The FMA and Reserve Bank of New Zealand (RBNZ) have announced that all banks have outlined plans to remove sales incentives from frontline staff and their managers.
The banking conduct and culture report released last year required banks to outline their plans to remove sales incentives, and if they did not commit to this, to explain how they would manage resulting conflicts of interest. FMA Chief Executive Rob Everett and RBNZ Governor Adrian Orr have confirmed that all banks have now submitted plans to remove sales incentives for frontline staff and their managers, though some banks plan to retain sales incentives for a small group of staff and retail customers.
“Our review highlighted concerns about sales incentives for frontline banking staff. Other banking jurisdictions are also focused on this issue and the commitment to remove these incentives in New Zealand is a significant shift for banks,” Everett said.
“We will now move to monitoring the banks’ progress against the plans they’ve provided. The real test of the success of these commitments will be the type of behaviour that is rewarded in the future.”
The regulators also noted that targets based on financial metrics remained in place for senior executives at most banks, but acknowledged that these roles were generally not directly linked to sales staff or their direct line management. Understanding these incentives and how they influence client outcomes will be a “key point of focus” for the regulators’ future monitoring efforts.
The FMA and RBNZ concluded in last year’s report that the approach to managing conduct risk was weak throughout the banking industry and that the 11 banks reviewed had not sufficiently put customer outcomes at the heart of their business.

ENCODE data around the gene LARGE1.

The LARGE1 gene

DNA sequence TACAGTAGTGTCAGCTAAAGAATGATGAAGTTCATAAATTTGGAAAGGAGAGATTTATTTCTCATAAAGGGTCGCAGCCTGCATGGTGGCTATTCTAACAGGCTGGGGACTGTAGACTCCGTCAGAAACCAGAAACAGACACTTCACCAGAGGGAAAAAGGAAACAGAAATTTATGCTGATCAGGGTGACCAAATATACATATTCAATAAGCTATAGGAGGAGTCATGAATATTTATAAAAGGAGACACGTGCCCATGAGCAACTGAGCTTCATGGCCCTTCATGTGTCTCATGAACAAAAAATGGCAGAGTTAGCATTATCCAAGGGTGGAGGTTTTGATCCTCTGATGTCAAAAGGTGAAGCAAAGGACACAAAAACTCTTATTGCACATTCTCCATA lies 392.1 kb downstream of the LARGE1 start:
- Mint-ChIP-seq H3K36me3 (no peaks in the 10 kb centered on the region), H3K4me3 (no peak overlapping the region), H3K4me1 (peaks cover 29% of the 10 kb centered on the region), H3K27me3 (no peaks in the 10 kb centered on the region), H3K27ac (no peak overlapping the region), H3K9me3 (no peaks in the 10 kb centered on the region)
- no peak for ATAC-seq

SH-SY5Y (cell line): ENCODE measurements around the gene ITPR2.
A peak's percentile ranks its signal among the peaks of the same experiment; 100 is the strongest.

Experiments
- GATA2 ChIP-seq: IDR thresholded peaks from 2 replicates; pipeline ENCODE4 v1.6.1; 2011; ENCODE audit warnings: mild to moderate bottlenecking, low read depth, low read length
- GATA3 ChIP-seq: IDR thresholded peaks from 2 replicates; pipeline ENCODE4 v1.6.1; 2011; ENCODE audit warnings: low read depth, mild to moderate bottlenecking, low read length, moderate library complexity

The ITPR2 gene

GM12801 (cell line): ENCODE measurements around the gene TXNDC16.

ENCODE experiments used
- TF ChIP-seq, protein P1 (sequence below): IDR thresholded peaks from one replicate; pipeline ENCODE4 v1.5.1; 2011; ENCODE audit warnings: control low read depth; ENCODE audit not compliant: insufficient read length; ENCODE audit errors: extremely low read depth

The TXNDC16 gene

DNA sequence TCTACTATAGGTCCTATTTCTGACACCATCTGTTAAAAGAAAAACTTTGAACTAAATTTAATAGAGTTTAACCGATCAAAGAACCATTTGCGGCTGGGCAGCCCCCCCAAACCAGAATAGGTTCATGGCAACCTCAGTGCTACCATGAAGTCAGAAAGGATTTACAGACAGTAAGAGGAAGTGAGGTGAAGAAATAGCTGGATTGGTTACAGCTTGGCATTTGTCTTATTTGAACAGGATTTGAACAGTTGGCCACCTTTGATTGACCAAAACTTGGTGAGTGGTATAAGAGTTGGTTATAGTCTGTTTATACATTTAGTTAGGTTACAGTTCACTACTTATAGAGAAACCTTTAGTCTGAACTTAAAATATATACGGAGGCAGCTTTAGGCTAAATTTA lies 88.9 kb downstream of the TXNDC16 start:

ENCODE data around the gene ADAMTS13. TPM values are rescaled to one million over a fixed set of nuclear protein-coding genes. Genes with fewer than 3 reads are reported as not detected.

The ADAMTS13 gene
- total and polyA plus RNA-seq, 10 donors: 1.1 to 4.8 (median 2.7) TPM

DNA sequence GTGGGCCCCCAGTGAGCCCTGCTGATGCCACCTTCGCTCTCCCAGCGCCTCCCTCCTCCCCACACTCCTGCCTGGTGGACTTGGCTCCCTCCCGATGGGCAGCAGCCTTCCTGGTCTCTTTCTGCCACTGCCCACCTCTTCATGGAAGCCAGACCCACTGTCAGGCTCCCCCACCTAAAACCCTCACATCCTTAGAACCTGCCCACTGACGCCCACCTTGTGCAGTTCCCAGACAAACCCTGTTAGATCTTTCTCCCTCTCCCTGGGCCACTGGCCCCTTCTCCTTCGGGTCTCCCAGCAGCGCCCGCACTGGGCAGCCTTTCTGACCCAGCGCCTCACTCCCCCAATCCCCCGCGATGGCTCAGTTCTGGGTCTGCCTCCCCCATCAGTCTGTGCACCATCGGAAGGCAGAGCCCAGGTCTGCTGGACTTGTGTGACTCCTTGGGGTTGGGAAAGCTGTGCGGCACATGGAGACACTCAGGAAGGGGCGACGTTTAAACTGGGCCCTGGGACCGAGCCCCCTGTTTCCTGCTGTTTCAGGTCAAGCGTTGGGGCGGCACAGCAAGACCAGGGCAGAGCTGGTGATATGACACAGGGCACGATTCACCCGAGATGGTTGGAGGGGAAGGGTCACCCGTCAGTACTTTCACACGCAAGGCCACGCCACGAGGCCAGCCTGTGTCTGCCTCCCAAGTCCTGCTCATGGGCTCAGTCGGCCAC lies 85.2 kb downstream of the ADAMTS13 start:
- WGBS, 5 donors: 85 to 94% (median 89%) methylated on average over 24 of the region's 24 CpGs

“All the banks have now developed plans to address weaknesses in their systems,” Everett said. “They reflect our findings that there is more work to do to embed conduct risk into these firms. The real test will be how plans are executed and it is Board and senior management’s responsibility to ensure they deliver good customer outcomes.”
Commenting on the development, Orr said: “Culture comes from the top and boards and senior managers at our financial institutions need to be leading by example. Our review of bank plans shows there is still work to do at the system-level, but there is a much bigger concern and question about the culture being instilled and fostered at governance level. Boards are critical in leading the cultural shift that is needed to promote long-term customer outcomes. It is critical to embed new processes and governance systems within banks, and we will be monitoring their progress with this important work.”